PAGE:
The pretence is over – now it really is an RR underneath
A while back I drove a new Range Rover Sport on a test track for about five minutes and, unlike certain colleagues of mine, felt sufficiently inhibited by those factors to be unable to write a detailed review. Now I have put several hundred miles under the wheels of one, I feel qualified to comment.
The previous, original Range Rover Sport was a curious car, simultaneously quite the least able and most successful product of Land Rover’s recent past. No matter that it looked ungainly, weighed more than Harrods, had dreadful space efficiency and possessed not one sporting bone in its body, Land Rover couldn’t make enough of them. And because beneath its cod-Range Rover clothes lay nothing more noble than a simple Discovery, Land Rover made a fortune out of every one it sold.
Profit margins on the new one will be distinctly smaller, as this Range Rover Sport is now based on the architecture of the Range Rover – which is brand new and made from expensive aluminium. Land Rover’s gamble is that profits will be not only maintained but boosted by still-higher sales of the new car.
On simple merit, that would seem assured because the new car is as good as the old one was not. The brief said ‘More Range Rover, more Sport’ and the engineers have delivered both in spades.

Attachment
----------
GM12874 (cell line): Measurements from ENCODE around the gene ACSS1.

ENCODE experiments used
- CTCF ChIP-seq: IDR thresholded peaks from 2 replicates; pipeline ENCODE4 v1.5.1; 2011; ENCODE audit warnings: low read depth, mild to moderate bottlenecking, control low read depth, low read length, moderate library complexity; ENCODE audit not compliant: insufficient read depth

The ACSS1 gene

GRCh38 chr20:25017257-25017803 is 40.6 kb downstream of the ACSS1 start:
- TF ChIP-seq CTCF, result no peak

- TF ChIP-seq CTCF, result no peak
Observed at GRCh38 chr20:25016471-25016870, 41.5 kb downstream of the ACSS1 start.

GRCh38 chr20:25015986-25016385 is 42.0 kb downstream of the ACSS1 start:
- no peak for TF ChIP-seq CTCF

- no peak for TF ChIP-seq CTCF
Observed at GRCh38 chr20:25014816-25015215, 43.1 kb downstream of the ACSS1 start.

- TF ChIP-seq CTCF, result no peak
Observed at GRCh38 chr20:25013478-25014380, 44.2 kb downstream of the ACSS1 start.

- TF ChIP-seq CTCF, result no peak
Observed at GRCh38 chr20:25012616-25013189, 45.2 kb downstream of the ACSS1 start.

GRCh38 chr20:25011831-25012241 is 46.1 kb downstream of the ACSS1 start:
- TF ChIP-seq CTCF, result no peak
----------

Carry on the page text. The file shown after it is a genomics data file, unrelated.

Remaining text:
However, merit alone does not sell cars – if it did, there’d be acres of unsold old stock rotting in fields across the Midlands. Even so it’s hard to see anyone who liked the idea of the old Range Rover Sport not loving the idea of this one: it’s just as bold and imposing but far more attractive outside and a different world inside.
More important to me is the fact that model for model it’s almost half a tonne lighter than the outgoing car, so that even the 3-litre V6 diesel version that everyone will buy has far more get up and go than the old V8. Indeed, and at last, there is no sense of missing out by saving in the showroom and at the fuel pumps but getting one of the cheaper models.
It’s almost fun to drive too, something I can rarely bring myself to say about huge SUVs. From the way it turns into a corner and the linearity of its steering, you can tell Jaguar engineers had a huge influence on its development, and with entirely positive results. It’s the best-handling car of its kind with the possible exception only of the Porsche Cayenne.
However, it is the car’s more prosaic qualities that are likely to endear the Sport to owners and their families over time. Its interior is beautiful and, unworthy sat-nav aside, is thoughtfully laid out and tastefully executed. There’s room for five adults and, if you tick the right box on the options sheet, two more children in the boot to make this the first seven-seat Range Rover in the brand’s 43-year history. I’d have preferred it to retain the proper Range Rover’s split tailgate, but that I understand is a key model differentiator.
Even as it is, if Land Rover is going to have any issues with this car, it is likely to come in the form of cannibalising sales of the Range Rover. But with two cars as good as they are, that comes squarely under the category of nice problems to have.
Engine: 3 litres, 6 cylinders, turbocharged
Power: 292bhp @ 4000rpm
Torque: 442lb ft @ 2000rpm
Transmission: Eight-speed automatic, four-wheel drive
Top speed: 130mph